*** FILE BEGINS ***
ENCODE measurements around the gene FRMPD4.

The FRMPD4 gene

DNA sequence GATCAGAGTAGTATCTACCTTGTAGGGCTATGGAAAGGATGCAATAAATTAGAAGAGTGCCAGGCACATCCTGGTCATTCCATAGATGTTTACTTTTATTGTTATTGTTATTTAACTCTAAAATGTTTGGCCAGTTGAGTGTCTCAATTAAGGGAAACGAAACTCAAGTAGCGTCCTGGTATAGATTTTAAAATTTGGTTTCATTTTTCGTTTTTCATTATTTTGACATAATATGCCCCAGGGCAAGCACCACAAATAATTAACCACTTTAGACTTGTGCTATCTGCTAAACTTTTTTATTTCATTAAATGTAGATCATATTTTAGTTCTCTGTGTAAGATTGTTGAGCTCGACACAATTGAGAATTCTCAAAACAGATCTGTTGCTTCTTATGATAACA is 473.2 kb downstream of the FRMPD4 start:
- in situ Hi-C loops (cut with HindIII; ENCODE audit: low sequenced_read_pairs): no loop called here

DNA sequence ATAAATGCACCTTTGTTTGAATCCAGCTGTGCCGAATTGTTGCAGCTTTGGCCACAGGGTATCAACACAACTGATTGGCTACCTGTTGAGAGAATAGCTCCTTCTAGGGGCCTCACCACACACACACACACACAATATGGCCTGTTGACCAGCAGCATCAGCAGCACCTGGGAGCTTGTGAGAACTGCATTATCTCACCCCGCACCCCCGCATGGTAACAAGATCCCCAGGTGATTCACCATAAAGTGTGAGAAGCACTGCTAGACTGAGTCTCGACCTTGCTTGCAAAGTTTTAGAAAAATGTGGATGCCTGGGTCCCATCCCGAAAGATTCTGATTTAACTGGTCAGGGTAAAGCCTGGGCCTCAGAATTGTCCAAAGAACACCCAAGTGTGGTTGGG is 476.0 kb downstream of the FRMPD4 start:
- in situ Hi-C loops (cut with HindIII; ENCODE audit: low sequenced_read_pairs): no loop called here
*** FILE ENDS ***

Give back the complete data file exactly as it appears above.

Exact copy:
ENCODE measurements around the gene FRMPD4.

The FRMPD4 gene

DNA sequence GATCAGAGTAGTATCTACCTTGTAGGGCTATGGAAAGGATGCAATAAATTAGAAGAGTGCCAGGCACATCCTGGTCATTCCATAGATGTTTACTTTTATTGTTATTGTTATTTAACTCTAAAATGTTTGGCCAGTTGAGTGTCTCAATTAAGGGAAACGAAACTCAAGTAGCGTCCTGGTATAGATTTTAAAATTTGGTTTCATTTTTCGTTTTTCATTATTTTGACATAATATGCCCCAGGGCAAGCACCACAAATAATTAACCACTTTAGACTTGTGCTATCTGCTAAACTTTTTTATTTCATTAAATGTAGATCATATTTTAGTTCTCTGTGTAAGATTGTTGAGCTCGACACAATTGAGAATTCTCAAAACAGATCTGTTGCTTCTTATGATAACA is 473.2 kb downstream of the FRMPD4 start:
- in situ Hi-C loops (cut with HindIII; ENCODE audit: low sequenced_read_pairs): no loop called here

DNA sequence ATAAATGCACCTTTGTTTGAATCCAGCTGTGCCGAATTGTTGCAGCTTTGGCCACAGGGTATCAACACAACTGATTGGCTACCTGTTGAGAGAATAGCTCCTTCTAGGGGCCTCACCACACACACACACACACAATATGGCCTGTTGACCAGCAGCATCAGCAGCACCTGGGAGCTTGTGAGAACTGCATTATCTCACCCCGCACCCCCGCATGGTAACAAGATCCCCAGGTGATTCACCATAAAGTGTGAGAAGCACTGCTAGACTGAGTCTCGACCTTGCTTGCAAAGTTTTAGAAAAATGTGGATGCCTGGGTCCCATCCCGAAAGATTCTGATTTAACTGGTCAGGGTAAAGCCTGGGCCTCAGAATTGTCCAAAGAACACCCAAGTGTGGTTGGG is 476.0 kb downstream of the FRMPD4 start:
- in situ Hi-C loops (cut with HindIII; ENCODE audit: low sequenced_read_pairs): no loop called here